Degus: Very similar to rats. With a body the size of a rat’s and a tail the length of a gerbil’s, degus (also called brush-tailed rats) look kind of like oversized gerbils. Intelligent like their rat cousins, degus are very social and full of personality. They communicate through an extensive vocabulary of sounds and are very active during the day, unlike many other rodents that are nocturnal, making degus more attractive as pets. Degus thrive on a diet very similar to rats’. They are also fairly long-lived, with an average lifespan of 6-8 years but as long as 13 years. They are perhaps one of the less well-known but highly recommended rodents as pets.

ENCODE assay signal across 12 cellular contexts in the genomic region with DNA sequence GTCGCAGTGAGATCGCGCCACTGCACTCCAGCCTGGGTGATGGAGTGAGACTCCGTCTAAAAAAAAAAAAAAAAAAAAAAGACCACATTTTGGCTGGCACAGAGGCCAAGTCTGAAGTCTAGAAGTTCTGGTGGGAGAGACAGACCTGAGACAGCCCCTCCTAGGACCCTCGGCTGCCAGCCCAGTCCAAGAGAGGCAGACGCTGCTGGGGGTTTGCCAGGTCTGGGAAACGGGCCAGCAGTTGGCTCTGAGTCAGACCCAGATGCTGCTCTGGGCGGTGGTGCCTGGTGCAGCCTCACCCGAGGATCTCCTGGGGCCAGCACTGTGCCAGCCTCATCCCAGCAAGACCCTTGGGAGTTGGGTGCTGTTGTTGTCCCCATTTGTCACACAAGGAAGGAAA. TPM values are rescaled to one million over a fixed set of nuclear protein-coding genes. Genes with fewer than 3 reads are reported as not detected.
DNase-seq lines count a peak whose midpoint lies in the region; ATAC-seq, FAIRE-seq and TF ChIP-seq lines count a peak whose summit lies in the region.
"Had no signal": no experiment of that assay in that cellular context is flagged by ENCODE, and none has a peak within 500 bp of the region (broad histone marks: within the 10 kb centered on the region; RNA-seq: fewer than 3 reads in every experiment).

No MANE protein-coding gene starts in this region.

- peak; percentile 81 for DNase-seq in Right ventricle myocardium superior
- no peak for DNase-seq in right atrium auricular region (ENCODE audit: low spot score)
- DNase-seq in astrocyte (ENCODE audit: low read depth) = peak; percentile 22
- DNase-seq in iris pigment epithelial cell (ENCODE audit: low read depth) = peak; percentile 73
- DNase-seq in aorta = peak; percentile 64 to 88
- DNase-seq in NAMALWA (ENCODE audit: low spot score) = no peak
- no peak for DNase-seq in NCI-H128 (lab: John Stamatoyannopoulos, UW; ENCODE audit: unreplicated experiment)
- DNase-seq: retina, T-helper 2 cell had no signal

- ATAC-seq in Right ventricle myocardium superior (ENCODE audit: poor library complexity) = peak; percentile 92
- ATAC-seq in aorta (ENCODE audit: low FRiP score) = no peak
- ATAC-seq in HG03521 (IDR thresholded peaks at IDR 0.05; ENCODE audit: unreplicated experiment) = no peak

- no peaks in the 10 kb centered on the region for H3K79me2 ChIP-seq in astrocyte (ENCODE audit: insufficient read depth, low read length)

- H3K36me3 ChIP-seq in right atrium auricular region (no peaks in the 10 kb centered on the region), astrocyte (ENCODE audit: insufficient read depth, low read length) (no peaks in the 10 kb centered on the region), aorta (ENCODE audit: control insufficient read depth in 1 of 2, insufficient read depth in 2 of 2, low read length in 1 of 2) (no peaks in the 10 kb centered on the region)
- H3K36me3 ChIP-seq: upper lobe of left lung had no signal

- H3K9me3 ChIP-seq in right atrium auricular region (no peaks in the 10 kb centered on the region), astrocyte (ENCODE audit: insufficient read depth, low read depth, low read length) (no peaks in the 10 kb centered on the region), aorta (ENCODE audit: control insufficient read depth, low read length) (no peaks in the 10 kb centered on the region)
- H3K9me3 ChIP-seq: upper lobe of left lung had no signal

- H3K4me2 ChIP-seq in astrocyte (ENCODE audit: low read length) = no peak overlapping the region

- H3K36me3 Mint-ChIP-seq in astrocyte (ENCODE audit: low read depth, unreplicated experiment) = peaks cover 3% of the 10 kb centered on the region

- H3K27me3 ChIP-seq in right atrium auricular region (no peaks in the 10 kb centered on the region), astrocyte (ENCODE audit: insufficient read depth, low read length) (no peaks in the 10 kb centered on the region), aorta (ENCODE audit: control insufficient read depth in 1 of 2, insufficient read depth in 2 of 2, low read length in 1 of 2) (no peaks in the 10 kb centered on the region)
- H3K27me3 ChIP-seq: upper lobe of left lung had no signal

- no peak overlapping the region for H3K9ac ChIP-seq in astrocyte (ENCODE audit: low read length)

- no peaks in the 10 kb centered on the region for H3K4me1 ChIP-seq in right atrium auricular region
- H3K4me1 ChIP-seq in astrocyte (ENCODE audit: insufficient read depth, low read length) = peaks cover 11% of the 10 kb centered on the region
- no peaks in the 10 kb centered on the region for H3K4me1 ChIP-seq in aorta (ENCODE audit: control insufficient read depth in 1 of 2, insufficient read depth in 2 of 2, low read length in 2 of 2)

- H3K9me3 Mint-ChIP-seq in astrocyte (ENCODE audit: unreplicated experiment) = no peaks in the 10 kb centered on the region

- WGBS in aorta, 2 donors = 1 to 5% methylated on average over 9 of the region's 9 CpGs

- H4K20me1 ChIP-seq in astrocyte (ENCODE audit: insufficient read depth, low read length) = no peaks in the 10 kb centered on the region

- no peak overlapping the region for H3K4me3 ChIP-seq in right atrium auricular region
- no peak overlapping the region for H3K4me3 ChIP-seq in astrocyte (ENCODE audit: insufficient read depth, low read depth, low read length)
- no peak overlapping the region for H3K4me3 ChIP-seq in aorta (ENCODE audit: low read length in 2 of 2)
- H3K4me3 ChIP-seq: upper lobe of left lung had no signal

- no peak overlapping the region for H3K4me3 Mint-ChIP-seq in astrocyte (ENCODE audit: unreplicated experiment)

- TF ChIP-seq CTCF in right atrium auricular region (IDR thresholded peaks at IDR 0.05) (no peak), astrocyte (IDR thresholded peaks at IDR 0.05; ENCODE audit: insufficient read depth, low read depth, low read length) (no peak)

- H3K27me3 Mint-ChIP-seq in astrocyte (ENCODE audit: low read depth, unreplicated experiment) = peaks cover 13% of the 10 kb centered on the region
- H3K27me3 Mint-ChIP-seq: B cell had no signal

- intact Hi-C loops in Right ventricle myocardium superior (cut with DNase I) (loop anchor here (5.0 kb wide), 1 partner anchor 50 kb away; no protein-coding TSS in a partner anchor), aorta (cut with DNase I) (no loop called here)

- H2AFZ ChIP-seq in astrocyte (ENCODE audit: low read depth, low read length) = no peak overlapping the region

Chinchillas: perhaps the cuddliest of all the rodents I treat. Slightly more skittish than some other pet rodents, chinchillas are definitely one of the cutest. With their incredibly soft, fluffy fur, they look more like toys than other rodent species. They live, on average, 8-10 years but have been reported to live as long as 20 years by some breeders. Their tiny noses and whiskers twitch continuously, and they often dart around very fast. They are curious and active and have been known to run for miles in wheels in their cages at night. When grabbed by a predator, they actually escape by releasing a large clump of fur – a defense mechanism called a fur slip. Thus, it’s important to never hold them by their skin. Like guinea pigs, they must chew hay constantly to wear down their ever-growing teeth that can become impacted (like our wisdom teeth) if they don’t frequently chew. Their luxurious fur comes in a variety of colors (black, brown, ivory, beige, and others) that they keep clean and oil-free by rolling around rapidly in bath of finely ground pumice stone – a quite amusing sight that never fails to entertain their owners.